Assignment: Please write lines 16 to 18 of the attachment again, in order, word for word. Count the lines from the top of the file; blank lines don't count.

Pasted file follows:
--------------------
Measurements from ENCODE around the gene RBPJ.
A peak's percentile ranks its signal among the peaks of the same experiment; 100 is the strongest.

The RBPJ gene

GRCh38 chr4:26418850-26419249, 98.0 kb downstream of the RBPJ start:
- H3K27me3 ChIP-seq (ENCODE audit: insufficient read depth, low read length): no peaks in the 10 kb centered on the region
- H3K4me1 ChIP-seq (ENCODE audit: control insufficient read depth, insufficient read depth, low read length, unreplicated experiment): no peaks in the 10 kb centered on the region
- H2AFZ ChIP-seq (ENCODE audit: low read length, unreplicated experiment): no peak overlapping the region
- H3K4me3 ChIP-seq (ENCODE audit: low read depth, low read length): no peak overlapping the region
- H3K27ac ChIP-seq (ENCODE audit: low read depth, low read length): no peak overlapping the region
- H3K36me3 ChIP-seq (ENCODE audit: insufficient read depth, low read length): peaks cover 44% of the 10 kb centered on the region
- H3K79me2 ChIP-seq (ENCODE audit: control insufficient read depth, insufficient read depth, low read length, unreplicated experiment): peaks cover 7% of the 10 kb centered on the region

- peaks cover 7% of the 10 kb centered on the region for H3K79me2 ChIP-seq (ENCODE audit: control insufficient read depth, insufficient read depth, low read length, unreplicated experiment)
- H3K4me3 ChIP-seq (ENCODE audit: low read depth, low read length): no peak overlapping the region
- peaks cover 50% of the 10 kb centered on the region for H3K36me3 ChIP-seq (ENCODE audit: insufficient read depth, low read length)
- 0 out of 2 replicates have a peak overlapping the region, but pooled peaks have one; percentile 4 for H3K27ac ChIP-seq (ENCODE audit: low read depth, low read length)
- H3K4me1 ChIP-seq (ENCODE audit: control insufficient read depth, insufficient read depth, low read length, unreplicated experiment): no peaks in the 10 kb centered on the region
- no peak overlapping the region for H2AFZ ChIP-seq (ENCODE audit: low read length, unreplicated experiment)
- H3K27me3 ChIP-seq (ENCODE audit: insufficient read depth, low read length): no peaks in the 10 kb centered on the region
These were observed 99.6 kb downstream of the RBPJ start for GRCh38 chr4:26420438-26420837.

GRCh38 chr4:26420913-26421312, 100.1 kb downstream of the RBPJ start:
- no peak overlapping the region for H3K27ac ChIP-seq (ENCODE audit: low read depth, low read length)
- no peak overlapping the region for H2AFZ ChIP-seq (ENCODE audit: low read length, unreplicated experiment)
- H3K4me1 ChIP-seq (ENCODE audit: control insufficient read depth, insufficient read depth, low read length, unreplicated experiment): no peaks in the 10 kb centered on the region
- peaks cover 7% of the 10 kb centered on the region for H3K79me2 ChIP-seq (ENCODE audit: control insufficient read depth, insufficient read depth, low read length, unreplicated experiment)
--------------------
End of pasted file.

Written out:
- H3K4me1 ChIP-seq (ENCODE audit: control insufficient read depth, insufficient read depth, low read length, unreplicated experiment): no peaks in the 10 kb centered on the region
- no peak overlapping the region for H2AFZ ChIP-seq (ENCODE audit: low read length, unreplicated experiment)
- H3K27me3 ChIP-seq (ENCODE audit: insufficient read depth, low read length): no peaks in the 10 kb centered on the region